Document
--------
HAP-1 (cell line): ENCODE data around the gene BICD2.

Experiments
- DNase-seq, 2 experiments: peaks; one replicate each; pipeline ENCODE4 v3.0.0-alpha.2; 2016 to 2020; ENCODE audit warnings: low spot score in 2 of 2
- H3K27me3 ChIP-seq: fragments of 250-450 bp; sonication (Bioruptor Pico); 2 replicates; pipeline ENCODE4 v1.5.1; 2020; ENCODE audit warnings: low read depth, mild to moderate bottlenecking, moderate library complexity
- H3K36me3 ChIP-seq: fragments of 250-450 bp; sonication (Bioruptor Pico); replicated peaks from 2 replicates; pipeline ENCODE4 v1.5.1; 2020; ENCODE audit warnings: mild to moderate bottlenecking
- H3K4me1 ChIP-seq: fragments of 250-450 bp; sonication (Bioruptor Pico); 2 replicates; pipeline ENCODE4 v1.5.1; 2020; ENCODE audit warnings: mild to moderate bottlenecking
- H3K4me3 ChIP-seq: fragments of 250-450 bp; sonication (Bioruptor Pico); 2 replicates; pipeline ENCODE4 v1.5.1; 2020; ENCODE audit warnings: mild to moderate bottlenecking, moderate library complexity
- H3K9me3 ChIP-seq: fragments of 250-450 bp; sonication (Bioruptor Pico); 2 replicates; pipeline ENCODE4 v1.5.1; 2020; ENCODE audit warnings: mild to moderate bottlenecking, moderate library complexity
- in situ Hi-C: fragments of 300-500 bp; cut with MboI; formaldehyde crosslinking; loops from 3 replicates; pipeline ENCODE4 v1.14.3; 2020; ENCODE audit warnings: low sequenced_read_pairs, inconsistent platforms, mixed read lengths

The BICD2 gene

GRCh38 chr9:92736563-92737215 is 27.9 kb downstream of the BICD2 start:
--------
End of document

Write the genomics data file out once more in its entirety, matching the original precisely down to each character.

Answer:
HAP-1 (cell line): ENCODE data around the gene BICD2.

Experiments
- DNase-seq, 2 experiments: peaks; one replicate each; pipeline ENCODE4 v3.0.0-alpha.2; 2016 to 2020; ENCODE audit warnings: low spot score in 2 of 2
- H3K27me3 ChIP-seq: fragments of 250-450 bp; sonication (Bioruptor Pico); 2 replicates; pipeline ENCODE4 v1.5.1; 2020; ENCODE audit warnings: low read depth, mild to moderate bottlenecking, moderate library complexity
- H3K36me3 ChIP-seq: fragments of 250-450 bp; sonication (Bioruptor Pico); replicated peaks from 2 replicates; pipeline ENCODE4 v1.5.1; 2020; ENCODE audit warnings: mild to moderate bottlenecking
- H3K4me1 ChIP-seq: fragments of 250-450 bp; sonication (Bioruptor Pico); 2 replicates; pipeline ENCODE4 v1.5.1; 2020; ENCODE audit warnings: mild to moderate bottlenecking
- H3K4me3 ChIP-seq: fragments of 250-450 bp; sonication (Bioruptor Pico); 2 replicates; pipeline ENCODE4 v1.5.1; 2020; ENCODE audit warnings: mild to moderate bottlenecking, moderate library complexity
- H3K9me3 ChIP-seq: fragments of 250-450 bp; sonication (Bioruptor Pico); 2 replicates; pipeline ENCODE4 v1.5.1; 2020; ENCODE audit warnings: mild to moderate bottlenecking, moderate library complexity
- in situ Hi-C: fragments of 300-500 bp; cut with MboI; formaldehyde crosslinking; loops from 3 replicates; pipeline ENCODE4 v1.14.3; 2020; ENCODE audit warnings: low sequenced_read_pairs, inconsistent platforms, mixed read lengths

The BICD2 gene

GRCh38 chr9:92736563-92737215 is 27.9 kb downstream of the BICD2 start: